Technical Fix to a Social Problem

Why is it that when your cellphone is stolen, someone can just register it with a new account and start using it? In order to get service, you have to provide a service provider with the electronic serial number of the phone. So, they already have massive databases of valid serial numbers. Why not just have an something in the database record that records that the phone has been reported as stolen? That way, it can’t be reactivated, rendering it useless to steal? Technically speaking, it’s a pretty easy thing. But it would be a great thing for cell phone owners.

I’ve been wondering for years why this hasn’t been implemented. Some cell phone providers have done it, but to really work, the database would have to be shared by all of them. I just figured it was another case of American companies not playing well with others. For instance, while European nations set broad standards for phone protocols enabling early advances in cell deployment, feature development, and compatibility of handsets across service providers. In the US, companies have different standards (like CDMA, GSM/EDGE, UMTS/HSPA, etc.) for competitive advantage, but making life more difficult for consumers. Maybe it’s easy to register stolen cell phones just because companies don’t play well with others.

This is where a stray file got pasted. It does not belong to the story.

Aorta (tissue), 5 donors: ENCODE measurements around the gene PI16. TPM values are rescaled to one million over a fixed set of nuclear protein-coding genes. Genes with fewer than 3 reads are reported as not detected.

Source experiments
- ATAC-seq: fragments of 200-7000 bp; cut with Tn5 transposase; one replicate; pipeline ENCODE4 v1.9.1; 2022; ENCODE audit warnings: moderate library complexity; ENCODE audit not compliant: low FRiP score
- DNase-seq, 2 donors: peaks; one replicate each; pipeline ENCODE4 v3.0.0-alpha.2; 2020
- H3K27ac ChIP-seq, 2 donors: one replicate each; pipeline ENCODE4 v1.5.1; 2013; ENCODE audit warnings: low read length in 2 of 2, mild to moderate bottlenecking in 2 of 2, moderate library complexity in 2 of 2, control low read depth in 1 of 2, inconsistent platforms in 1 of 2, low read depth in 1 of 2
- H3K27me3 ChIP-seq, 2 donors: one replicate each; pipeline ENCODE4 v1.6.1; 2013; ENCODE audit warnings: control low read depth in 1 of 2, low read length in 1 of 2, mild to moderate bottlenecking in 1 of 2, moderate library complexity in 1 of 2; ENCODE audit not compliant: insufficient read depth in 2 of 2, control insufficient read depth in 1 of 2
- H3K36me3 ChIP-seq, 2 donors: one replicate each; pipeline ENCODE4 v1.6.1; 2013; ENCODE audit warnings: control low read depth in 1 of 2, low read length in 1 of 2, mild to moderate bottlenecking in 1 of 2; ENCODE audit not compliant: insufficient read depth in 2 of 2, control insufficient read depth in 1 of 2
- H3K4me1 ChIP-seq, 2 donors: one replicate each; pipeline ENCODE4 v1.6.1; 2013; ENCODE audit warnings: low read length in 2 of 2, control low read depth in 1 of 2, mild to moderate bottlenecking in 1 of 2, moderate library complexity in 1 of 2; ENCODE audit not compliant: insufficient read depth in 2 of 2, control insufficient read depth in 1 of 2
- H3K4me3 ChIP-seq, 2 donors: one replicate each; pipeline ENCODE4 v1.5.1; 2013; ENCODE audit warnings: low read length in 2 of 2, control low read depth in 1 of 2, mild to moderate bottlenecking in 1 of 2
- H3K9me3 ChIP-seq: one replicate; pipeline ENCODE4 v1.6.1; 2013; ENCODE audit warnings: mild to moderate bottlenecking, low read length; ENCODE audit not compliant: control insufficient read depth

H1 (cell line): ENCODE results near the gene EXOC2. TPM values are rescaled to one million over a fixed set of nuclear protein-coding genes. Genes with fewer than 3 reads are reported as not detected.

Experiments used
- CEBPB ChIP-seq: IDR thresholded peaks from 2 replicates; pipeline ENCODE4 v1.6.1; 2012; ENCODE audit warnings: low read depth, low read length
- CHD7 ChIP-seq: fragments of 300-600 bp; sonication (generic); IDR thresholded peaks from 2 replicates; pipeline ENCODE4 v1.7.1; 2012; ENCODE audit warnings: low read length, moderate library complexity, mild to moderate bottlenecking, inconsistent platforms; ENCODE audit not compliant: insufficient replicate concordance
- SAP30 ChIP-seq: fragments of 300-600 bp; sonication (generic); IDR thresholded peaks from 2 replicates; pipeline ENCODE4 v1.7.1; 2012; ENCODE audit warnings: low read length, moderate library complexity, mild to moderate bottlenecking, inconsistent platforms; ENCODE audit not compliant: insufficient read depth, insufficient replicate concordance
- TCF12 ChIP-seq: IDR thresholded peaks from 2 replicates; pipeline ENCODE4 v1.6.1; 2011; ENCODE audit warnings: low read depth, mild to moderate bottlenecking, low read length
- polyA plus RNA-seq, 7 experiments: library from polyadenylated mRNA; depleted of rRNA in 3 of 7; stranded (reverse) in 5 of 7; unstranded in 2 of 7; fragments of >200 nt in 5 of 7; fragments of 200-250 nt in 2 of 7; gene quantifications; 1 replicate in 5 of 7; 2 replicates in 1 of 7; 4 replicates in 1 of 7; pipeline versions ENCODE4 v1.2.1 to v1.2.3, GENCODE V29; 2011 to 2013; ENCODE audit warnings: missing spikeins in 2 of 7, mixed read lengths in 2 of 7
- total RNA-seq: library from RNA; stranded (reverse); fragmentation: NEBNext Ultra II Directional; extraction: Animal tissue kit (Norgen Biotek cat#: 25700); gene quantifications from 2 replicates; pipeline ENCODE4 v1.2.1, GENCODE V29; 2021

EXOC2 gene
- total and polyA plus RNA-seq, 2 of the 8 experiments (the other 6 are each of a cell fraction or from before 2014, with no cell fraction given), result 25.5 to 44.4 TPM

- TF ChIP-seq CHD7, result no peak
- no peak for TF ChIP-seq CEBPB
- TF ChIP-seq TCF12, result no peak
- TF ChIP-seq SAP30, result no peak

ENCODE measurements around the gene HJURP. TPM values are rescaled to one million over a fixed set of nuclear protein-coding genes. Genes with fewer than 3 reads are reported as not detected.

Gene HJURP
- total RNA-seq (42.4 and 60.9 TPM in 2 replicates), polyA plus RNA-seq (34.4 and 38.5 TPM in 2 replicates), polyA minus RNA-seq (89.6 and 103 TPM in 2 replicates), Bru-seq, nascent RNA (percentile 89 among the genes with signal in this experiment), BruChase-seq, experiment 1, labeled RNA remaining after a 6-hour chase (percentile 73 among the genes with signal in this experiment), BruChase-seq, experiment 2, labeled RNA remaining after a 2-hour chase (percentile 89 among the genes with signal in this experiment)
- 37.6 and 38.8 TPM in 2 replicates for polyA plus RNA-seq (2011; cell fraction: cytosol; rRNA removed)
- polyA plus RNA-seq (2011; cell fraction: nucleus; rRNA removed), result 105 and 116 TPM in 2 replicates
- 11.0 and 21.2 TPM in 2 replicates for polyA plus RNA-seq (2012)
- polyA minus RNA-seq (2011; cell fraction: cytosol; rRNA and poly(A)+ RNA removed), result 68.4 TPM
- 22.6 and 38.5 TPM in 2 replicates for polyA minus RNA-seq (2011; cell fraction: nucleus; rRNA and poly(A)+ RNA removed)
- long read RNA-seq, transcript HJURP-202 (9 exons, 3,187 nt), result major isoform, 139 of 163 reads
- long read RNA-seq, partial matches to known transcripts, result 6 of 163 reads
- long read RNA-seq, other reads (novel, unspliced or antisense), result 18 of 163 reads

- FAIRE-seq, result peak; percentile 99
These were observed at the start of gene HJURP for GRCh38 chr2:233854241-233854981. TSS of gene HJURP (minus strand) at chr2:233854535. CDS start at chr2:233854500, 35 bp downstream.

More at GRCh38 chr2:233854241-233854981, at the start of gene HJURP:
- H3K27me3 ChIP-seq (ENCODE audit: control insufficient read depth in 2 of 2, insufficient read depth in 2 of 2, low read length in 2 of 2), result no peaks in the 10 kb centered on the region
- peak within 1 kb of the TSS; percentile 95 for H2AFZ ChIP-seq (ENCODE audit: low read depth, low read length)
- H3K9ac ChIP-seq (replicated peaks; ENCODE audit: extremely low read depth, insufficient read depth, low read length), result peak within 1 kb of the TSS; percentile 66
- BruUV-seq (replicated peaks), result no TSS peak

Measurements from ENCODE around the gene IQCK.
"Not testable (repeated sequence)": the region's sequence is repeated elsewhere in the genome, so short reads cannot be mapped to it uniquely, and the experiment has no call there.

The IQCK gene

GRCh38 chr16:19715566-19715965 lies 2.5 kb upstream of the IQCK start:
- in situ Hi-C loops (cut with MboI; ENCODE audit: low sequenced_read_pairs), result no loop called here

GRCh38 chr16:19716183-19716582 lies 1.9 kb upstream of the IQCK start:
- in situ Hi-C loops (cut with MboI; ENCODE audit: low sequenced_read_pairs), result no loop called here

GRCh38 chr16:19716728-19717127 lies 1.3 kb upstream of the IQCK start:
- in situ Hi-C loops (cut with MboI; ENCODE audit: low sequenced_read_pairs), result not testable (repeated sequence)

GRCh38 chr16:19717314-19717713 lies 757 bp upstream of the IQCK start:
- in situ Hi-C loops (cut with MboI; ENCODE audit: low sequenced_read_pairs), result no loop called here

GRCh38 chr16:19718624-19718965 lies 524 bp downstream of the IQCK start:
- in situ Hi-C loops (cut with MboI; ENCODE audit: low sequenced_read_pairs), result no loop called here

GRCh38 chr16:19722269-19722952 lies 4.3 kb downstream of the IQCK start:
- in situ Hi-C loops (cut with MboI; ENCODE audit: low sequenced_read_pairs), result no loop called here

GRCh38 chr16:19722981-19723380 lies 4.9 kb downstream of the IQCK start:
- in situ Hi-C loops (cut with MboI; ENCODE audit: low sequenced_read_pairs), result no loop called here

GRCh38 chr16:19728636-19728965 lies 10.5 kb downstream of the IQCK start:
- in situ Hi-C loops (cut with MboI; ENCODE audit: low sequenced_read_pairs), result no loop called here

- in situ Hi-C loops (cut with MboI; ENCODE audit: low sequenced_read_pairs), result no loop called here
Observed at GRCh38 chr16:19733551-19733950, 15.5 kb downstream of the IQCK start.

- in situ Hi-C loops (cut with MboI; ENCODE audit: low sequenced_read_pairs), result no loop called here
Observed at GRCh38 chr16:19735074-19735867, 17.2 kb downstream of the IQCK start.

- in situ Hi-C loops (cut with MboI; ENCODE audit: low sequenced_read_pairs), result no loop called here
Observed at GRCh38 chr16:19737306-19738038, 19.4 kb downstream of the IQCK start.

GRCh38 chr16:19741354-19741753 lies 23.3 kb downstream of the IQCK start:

On Tuesday, the Wall Street Journal and other news outlets announced the U.S. Government has brokered a deal for the major phone companies to create and maintain a database of stolen cell phones. There are quite a few variables involved, but it is likely that the database might very well help reduce cell phone theft by making them less valuable after stolen. In England, phone thefts have gone down 20% since implementing their database in 2004–despite the fact that the number of handsets in use has doubled. Impressive.

At Daring Fireball, John Gruber put it well: ‘‘Another non-ironic finally.

Sometimes there are technical solutions to social problems. And ones that don’t require invasion of privacy.

What I’m wondering is whether or not the cost for this system is passed on to consumers. It may not be the case with all cell providers, but I know that I pay for 911 service. So, this may end up costing consumers, although the overall reductions in crime likely make it a worthwhile prospect.

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